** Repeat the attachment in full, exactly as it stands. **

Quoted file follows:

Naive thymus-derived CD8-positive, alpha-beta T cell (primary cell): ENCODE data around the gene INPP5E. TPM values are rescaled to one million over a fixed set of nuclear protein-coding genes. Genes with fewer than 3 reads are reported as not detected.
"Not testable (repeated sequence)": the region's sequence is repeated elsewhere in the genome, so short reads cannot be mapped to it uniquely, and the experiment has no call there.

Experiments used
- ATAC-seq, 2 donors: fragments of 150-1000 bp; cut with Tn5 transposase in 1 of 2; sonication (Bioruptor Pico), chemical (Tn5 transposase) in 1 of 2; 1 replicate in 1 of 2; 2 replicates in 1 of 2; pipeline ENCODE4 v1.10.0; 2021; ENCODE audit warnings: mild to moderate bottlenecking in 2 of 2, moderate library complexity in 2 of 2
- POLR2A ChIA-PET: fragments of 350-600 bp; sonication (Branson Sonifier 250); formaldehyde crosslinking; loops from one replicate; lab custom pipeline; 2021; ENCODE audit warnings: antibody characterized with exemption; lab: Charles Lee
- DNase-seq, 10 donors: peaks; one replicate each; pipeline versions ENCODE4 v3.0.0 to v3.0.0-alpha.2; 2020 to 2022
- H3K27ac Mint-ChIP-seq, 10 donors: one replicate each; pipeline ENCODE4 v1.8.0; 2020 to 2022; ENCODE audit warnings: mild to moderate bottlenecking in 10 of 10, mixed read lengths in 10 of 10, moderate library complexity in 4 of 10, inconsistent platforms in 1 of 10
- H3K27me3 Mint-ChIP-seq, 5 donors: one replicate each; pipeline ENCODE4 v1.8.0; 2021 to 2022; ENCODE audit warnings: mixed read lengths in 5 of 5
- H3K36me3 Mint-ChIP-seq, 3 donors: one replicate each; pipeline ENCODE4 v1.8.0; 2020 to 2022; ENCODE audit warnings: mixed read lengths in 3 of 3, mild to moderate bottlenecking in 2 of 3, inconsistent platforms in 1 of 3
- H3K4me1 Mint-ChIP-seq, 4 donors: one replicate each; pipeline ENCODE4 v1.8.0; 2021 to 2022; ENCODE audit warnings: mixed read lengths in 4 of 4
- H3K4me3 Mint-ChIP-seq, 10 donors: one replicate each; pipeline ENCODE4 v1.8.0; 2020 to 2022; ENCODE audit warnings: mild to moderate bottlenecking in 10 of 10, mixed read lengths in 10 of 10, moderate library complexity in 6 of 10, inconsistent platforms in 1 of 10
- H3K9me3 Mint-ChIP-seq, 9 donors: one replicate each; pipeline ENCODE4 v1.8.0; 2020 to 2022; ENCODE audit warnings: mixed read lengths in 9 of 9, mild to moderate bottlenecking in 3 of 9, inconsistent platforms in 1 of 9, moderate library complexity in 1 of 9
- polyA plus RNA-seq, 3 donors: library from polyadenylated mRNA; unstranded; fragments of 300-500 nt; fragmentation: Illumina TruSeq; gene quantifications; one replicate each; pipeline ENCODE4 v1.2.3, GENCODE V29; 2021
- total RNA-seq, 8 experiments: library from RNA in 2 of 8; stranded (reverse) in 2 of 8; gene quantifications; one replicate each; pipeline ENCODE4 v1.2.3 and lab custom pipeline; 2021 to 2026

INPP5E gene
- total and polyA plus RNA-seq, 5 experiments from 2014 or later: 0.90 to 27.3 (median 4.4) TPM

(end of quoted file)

Naive thymus-derived CD8-positive, alpha-beta T cell (primary cell): ENCODE data around the gene INPP5E. TPM values are rescaled to one million over a fixed set of nuclear protein-coding genes. Genes with fewer than 3 reads are reported as not detected.
"Not testable (repeated sequence)": the region's sequence is repeated elsewhere in the genome, so short reads cannot be mapped to it uniquely, and the experiment has no call there.

Experiments used
- ATAC-seq, 2 donors: fragments of 150-1000 bp; cut with Tn5 transposase in 1 of 2; sonication (Bioruptor Pico), chemical (Tn5 transposase) in 1 of 2; 1 replicate in 1 of 2; 2 replicates in 1 of 2; pipeline ENCODE4 v1.10.0; 2021; ENCODE audit warnings: mild to moderate bottlenecking in 2 of 2, moderate library complexity in 2 of 2
- POLR2A ChIA-PET: fragments of 350-600 bp; sonication (Branson Sonifier 250); formaldehyde crosslinking; loops from one replicate; lab custom pipeline; 2021; ENCODE audit warnings: antibody characterized with exemption; lab: Charles Lee
- DNase-seq, 10 donors: peaks; one replicate each; pipeline versions ENCODE4 v3.0.0 to v3.0.0-alpha.2; 2020 to 2022
- H3K27ac Mint-ChIP-seq, 10 donors: one replicate each; pipeline ENCODE4 v1.8.0; 2020 to 2022; ENCODE audit warnings: mild to moderate bottlenecking in 10 of 10, mixed read lengths in 10 of 10, moderate library complexity in 4 of 10, inconsistent platforms in 1 of 10
- H3K27me3 Mint-ChIP-seq, 5 donors: one replicate each; pipeline ENCODE4 v1.8.0; 2021 to 2022; ENCODE audit warnings: mixed read lengths in 5 of 5
- H3K36me3 Mint-ChIP-seq, 3 donors: one replicate each; pipeline ENCODE4 v1.8.0; 2020 to 2022; ENCODE audit warnings: mixed read lengths in 3 of 3, mild to moderate bottlenecking in 2 of 3, inconsistent platforms in 1 of 3
- H3K4me1 Mint-ChIP-seq, 4 donors: one replicate each; pipeline ENCODE4 v1.8.0; 2021 to 2022; ENCODE audit warnings: mixed read lengths in 4 of 4
- H3K4me3 Mint-ChIP-seq, 10 donors: one replicate each; pipeline ENCODE4 v1.8.0; 2020 to 2022; ENCODE audit warnings: mild to moderate bottlenecking in 10 of 10, mixed read lengths in 10 of 10, moderate library complexity in 6 of 10, inconsistent platforms in 1 of 10
- H3K9me3 Mint-ChIP-seq, 9 donors: one replicate each; pipeline ENCODE4 v1.8.0; 2020 to 2022; ENCODE audit warnings: mixed read lengths in 9 of 9, mild to moderate bottlenecking in 3 of 9, inconsistent platforms in 1 of 9, moderate library complexity in 1 of 9
- polyA plus RNA-seq, 3 donors: library from polyadenylated mRNA; unstranded; fragments of 300-500 nt; fragmentation: Illumina TruSeq; gene quantifications; one replicate each; pipeline ENCODE4 v1.2.3, GENCODE V29; 2021
- total RNA-seq, 8 experiments: library from RNA in 2 of 8; stranded (reverse) in 2 of 8; gene quantifications; one replicate each; pipeline ENCODE4 v1.2.3 and lab custom pipeline; 2021 to 2026

INPP5E gene
- total and polyA plus RNA-seq, 5 experiments from 2014 or later: 0.90 to 27.3 (median 4.4) TPM